A federal appeals court that presides over Arizona rejected one county's creative effort to crack down on companies that hire undocumented workers: Sue them for racketeering.
In a unanimous decision Friday, the 9th U.S. Circuit Court of Appeals threw out a federal lawsuit filed by Canyon County, Idaho, against four companies and one person it accused of an "illegal immigrant hiring scheme."
The lawsuit said each of the firms knowingly employed or harbored undocumented workers in violation of federal law.
But what the county sought was not an injunction against the firms and the individual, who is a migrant counselor, but instead the recovery of "millions of dollars for health care services and criminal justice services for the illegal immigrants."
The appellate court said, in essence, "Nice try."
Friday's ruling is significant because the 9th Circuit sets policy for 14 western states, including Arizona. That bars future similar lawsuits by either those states or any of their local governments unless the decision is overturned.
The county's lawsuit was based on the federal Racketeer Influence and Corrupt Organizations act, commonly known as RICO.
That law makes it illegal for anyone to engage in a pattern of activity that violates certain laws. In this case, the underlying law on which the county was relying deals with harboring, transporting or hiring undocumented workers.
RICO also allows any person injured as a result of those acts to sue for triple the amount of assessed damages.
Judge Wallace Tashima, writing for the court, said Canyon County's approach is legally flawed.
He said it may be true that the county has been forced to spend money because of the acts of the defendants.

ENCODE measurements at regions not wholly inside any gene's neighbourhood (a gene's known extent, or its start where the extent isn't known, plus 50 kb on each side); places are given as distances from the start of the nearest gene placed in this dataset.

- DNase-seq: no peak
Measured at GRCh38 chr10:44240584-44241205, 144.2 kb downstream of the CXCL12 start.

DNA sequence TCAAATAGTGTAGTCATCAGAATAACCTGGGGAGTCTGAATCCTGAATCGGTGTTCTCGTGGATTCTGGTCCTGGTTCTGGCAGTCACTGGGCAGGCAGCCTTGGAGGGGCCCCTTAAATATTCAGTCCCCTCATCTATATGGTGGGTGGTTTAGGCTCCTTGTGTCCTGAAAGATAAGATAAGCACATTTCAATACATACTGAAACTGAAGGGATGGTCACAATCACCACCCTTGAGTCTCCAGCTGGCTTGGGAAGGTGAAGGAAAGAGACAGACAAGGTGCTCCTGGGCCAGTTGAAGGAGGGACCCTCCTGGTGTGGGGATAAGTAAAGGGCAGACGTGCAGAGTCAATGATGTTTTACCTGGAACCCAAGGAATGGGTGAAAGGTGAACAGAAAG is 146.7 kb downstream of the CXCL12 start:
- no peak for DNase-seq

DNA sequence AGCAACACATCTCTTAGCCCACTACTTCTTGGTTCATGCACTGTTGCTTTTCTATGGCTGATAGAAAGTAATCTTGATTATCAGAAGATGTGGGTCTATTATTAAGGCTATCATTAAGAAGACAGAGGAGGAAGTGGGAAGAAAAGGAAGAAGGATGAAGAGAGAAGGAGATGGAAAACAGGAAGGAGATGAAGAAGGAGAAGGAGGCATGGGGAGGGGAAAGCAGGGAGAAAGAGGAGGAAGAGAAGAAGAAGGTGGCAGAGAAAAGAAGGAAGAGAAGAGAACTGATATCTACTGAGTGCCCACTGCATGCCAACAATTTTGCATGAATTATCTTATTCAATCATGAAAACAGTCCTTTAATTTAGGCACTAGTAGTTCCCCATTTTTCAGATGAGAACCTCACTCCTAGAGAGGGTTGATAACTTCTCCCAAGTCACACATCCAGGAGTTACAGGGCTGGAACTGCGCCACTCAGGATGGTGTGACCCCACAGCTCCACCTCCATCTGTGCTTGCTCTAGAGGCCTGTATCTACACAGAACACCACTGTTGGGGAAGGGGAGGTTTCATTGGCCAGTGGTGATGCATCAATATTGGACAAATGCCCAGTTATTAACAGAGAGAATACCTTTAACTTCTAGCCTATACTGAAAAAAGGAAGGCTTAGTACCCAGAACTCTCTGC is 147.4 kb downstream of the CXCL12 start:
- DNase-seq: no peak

But Tashima said governments, unlike individuals, have no property interest in the services they provide to the public.
That means for all intents and purposes Canyon County "lost" nothing that can be recovered under RICO.
He said even if the county could show some injury to its property interest, there is no evidence that the actions of the defendants is directly related to its damages of increased costs.
"There are numerous alternative causes that might be the actual source or sources of the county's alleged harm," Tashima wrote. "Increased demand for public health care and law enforcement may result from such varied factors as demographic changes; alterations in criminal laws or policy; changes in public health practices; shifts in economic variables such as wages, insurance coverage, and unemployment; and improved community education and outreach by the government."
Tashima added that court proceedings to determine what damages the county actually sustained because of the actions of the companies "would be speculative in the extreme."
Howard Foster, who represented the county, said he does not believe any of the defendants ever were charged by federal officials with violating immigration laws. He said no decision has been made whether to appeal.